Lenten Lilies for Mothering Sunday

One of the joys of my return from hospital has been seeing the changes in the garden, albeit viewing them from a safe distance indoors. Daffodils, especially wild daffodils (the Lenten Lilies of the title), remind me of some of the ambiguities of Laetare or Mothering Sunday.

We celebrate today as a feast of joy and motherhood, sometimes descending into sentimentality, sometimes becoming so abstract that we forget that actual motherhood is hard work — frequently, smelly and tiring. The token bunch of daffs dutifully handed over to Mum may be exactly that: tokenism, but sincerely meant and with a beautiful face to it. However, to see the Church as Mother, which is what the Church herself invites us to do, is, I think, increasingly difficult because so many have experienced hurt at her hands. There is no token bunch of daffs that will quite bridge the gap between expectation and reality. Is there any way to make sense of this?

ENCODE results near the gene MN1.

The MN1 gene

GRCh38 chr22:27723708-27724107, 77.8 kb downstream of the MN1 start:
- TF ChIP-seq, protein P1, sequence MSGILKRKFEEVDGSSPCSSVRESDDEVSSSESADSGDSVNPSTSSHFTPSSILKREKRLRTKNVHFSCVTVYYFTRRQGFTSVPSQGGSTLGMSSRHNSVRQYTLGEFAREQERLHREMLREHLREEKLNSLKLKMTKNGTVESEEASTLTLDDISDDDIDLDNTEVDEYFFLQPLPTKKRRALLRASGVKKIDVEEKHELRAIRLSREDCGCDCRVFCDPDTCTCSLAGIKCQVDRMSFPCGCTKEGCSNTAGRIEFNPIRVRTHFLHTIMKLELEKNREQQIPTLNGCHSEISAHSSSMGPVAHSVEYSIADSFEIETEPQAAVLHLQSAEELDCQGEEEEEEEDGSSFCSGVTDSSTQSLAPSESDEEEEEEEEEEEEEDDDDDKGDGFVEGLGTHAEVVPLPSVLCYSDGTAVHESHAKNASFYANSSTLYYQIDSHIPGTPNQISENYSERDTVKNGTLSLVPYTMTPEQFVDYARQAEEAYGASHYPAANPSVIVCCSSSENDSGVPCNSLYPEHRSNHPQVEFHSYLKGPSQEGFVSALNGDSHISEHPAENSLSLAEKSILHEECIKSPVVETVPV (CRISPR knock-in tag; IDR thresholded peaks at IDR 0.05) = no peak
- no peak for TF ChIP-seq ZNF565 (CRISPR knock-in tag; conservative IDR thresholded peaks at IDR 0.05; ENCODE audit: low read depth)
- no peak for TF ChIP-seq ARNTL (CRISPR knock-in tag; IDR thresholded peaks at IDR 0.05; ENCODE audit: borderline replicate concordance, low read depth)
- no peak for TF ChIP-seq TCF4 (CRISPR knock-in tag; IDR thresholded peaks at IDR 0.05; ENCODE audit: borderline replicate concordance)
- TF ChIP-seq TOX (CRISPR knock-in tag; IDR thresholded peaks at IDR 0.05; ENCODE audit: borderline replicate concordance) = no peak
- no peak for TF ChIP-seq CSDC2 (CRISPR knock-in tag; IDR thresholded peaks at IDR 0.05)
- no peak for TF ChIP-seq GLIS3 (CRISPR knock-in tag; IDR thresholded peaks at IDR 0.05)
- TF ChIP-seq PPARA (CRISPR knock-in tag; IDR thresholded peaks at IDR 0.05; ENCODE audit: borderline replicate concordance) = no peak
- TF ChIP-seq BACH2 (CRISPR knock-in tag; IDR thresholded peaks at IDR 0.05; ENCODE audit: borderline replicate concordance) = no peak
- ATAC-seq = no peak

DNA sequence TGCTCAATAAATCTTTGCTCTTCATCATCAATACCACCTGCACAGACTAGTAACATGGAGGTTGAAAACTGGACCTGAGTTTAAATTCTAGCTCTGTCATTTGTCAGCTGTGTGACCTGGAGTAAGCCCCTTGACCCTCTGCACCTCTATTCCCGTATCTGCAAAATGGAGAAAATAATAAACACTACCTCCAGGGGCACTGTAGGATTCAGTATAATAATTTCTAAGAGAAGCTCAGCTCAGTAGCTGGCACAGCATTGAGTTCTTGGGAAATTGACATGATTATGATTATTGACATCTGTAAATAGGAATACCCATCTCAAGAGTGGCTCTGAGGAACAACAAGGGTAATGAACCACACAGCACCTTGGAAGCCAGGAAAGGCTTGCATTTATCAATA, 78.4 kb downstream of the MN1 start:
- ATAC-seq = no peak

I find my own answer in the garden. The wild daffodils I like so much are planted in soil. They grow out of the Herefordshire mud and loam. For most of the year they are unseen, lying deep in the earth. They bloom briefly yet brilliantly. So with the Church. She is flawed because she is made up of flawed creatures like you and me, but she is also shot through with grace, with truly infinite possibilities we may see only rarely. She shares in the muckiness of ordinary motherhood, as she also shares its glories.

Today, let us pray for all mothers, living or dead, for those who feel they’ve failed, those who don’t understand the concept of motherhood, those who need to be set free, and for our mother the Church.


Laetare 2016 and the Curious Case of the Missing Person